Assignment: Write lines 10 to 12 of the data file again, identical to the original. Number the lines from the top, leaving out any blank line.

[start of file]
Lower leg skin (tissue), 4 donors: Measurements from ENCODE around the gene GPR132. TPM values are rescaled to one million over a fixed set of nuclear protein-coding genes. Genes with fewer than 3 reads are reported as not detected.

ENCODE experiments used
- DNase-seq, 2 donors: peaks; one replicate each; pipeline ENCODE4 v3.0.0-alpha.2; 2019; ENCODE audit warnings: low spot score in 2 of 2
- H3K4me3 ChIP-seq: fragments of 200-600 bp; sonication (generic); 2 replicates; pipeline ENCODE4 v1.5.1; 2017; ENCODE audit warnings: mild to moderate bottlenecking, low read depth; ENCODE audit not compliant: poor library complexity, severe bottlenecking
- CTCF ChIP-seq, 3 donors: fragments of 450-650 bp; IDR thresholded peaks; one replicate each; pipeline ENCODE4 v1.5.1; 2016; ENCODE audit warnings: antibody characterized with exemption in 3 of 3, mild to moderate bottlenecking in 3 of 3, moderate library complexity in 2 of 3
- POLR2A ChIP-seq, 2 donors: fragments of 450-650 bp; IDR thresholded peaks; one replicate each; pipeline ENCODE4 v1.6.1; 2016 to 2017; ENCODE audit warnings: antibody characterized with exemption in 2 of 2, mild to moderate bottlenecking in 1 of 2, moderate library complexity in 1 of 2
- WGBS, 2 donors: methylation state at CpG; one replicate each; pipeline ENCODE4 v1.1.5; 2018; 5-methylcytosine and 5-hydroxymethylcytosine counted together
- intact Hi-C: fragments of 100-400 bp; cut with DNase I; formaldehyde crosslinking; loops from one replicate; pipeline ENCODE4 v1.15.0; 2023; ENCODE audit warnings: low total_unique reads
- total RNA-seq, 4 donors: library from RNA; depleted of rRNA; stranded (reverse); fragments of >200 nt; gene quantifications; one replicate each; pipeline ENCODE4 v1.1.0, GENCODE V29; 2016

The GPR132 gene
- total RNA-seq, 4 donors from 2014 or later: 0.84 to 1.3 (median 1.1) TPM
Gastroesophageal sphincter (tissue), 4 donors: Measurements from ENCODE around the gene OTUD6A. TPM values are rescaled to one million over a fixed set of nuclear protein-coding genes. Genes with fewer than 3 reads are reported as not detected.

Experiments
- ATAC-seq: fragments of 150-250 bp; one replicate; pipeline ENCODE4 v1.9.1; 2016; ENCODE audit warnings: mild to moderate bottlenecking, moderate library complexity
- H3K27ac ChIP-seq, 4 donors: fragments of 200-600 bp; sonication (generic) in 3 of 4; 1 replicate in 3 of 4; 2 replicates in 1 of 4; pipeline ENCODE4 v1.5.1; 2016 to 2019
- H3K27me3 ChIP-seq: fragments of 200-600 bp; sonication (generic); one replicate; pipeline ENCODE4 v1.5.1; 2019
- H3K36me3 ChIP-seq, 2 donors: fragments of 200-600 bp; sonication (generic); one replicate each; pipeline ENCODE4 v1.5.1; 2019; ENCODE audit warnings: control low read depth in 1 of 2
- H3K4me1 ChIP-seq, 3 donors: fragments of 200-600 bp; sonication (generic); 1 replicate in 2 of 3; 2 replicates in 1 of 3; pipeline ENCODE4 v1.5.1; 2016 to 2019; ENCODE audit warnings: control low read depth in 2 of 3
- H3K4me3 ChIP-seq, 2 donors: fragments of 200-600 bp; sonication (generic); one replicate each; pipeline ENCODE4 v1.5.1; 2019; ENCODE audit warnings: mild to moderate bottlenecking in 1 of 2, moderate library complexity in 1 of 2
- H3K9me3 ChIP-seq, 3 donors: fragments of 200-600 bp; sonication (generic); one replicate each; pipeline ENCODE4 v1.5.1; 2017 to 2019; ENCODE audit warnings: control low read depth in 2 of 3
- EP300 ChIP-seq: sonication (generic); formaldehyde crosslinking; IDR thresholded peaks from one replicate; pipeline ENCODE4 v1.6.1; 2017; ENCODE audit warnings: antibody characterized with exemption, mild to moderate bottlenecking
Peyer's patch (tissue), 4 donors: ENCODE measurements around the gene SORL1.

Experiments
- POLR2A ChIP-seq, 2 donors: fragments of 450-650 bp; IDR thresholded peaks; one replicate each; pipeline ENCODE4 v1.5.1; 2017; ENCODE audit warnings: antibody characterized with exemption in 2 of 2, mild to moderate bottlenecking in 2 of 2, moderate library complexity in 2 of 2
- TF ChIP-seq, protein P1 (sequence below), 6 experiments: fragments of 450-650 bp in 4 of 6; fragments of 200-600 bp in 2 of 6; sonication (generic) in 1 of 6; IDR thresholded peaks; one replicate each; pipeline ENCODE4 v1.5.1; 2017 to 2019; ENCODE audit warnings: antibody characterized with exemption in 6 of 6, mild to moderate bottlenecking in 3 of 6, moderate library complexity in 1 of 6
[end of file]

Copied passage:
The GPR132 gene
- total RNA-seq, 4 donors from 2014 or later: 0.84 to 1.3 (median 1.1) TPM
Gastroesophageal sphincter (tissue), 4 donors: Measurements from ENCODE around the gene OTUD6A. TPM values are rescaled to one million over a fixed set of nuclear protein-coding genes. Genes with fewer than 3 reads are reported as not detected.